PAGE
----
I have been working on precise temperature measurement for 3D printers for a while. Not only correct measurement is enough but you must also keep the desired temperature constant in order to get great 3D Printing results. Let's talk first about the correct and precise measurement. There are couple of sensors that you can use to measure your extruder or heated bed temperature. As you know most of the extruders are working between 180C and 350C. There are also high temp thermoplastics like peek that you need to go further. But if we talk about the common usage, thermistors are the favourite sensors in 3D printing community.

## How to measure temperature with Thermistors?

Thermistors are sensors whose electrical resistance change by the temperature. How can we measure the resistance and how can we calculate the relation between resistance and the temperature?

The electrical resistance of a thermistor cannot be measured directly. A simple technique for converting the resistance of the thermistor to a voltage is to use the thermistor in a voltage divider.

With a voltage divider we can measure the voltage which is correlated with the resistance.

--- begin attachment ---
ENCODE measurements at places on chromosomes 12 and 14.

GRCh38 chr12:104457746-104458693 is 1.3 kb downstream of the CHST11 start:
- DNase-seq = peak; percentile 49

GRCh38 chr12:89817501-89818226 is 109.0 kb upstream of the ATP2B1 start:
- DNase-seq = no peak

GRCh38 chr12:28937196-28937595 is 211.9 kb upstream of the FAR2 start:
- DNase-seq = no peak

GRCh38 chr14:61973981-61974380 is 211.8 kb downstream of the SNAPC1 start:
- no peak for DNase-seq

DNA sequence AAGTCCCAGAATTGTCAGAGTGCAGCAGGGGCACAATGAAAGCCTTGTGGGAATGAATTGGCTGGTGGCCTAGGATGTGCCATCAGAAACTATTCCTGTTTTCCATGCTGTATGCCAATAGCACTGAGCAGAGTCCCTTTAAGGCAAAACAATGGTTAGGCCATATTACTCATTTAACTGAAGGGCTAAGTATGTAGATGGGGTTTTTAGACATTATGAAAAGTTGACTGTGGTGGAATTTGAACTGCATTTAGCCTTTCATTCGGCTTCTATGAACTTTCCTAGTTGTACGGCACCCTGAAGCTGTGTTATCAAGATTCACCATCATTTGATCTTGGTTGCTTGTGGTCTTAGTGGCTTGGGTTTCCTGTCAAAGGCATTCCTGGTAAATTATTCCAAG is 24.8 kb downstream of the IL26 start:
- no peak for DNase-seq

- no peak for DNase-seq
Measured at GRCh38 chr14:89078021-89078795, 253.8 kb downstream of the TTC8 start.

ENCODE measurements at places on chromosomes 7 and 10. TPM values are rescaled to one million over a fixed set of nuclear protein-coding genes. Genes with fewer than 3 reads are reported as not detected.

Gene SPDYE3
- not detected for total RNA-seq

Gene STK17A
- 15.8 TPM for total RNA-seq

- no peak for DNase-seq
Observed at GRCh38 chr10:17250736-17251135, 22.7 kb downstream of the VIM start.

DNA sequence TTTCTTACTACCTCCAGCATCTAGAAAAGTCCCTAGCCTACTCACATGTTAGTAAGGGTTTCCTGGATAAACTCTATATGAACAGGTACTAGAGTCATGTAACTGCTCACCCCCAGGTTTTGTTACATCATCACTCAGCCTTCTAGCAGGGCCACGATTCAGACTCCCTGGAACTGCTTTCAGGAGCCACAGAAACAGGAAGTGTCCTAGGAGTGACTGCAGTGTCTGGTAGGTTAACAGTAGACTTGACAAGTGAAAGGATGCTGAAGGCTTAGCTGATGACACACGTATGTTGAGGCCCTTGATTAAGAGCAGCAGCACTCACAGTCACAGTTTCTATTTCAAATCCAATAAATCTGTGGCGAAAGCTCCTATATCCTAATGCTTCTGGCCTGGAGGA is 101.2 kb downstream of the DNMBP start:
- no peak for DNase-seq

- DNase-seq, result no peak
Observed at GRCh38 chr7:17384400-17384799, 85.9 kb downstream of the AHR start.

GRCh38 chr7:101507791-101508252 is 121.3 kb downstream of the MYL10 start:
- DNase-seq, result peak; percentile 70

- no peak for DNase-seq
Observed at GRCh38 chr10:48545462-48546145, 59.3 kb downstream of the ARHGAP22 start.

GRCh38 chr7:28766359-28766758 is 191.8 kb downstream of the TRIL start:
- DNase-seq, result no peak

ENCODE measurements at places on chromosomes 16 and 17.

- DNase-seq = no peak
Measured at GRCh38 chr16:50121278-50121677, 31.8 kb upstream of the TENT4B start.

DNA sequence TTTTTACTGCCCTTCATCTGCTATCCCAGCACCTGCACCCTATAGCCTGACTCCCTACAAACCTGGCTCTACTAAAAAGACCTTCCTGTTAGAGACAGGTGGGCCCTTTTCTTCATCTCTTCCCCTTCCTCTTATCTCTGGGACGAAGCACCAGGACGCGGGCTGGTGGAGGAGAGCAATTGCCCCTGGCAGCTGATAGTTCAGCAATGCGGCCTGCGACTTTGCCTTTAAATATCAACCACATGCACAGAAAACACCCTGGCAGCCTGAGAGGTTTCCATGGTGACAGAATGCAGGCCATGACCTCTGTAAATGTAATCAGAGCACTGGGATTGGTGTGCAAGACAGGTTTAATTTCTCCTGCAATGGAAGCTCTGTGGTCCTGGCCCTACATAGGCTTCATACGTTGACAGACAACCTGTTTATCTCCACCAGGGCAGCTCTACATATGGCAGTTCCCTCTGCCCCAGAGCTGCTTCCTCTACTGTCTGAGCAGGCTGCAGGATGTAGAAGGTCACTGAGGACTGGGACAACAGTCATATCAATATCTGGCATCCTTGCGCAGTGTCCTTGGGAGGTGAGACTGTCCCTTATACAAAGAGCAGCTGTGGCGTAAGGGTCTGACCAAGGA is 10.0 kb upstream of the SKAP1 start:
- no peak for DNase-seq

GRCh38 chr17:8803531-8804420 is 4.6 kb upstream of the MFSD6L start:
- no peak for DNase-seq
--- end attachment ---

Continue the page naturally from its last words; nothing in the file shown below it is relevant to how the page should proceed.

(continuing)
We will talk more on the calculations. I also want to briefly tell you the thermistor types:

There are couple of thermistor types and some types increase their resistance with increasing temperature, while others shows a fall in resistance.

It is possible to use a very simplified equation for the curve of a thermistor:

```
ΔR = k x ΔT
Where
ΔR = change in resistance
ΔT = change in temperature.
k = first-order temperature coefficient of resistance.
```

In most cases the relationship between temperature and resistance is nonlinear and for some thermistors the value of k is positive, whereas for others it is negative.

So we can talk about two general types as:

**Negative temperature coefficient (NTC thermistor)** This type of thermistor has the property where the resistance decreases with increasing temperature, i.e. k is negative.

**Positive temperature coefficient (PTC thermistor)** This type has the property where the resistance increases with increasing temperature, i.e. the value of k is positive.

In addition to the nature of the resistance change, thermistors can also be categorised according to the type of material used. Typically they use one of two materials:

- Metallic compounds including oxides etc.
- Single-crystal semiconductors

The most important second question is: How can we calculate the nonlinear behavior of the resistance of the thermistors? We have limited computation power mostly with our microcontrollers.

The first approach is to use a temperature resistance table. These are the given values for the thermistors by the manufacturer. If you have the table for your thermistor here is the code that you can use to measure the temperature.

```
#define NUMTEMPS 20
short temptable[NUMTEMPS][2] = {
{1, 841},
{54, 255},
{107, 209},
{160, 184},
{213, 166},
{266, 153},
{319, 142},
{372, 132},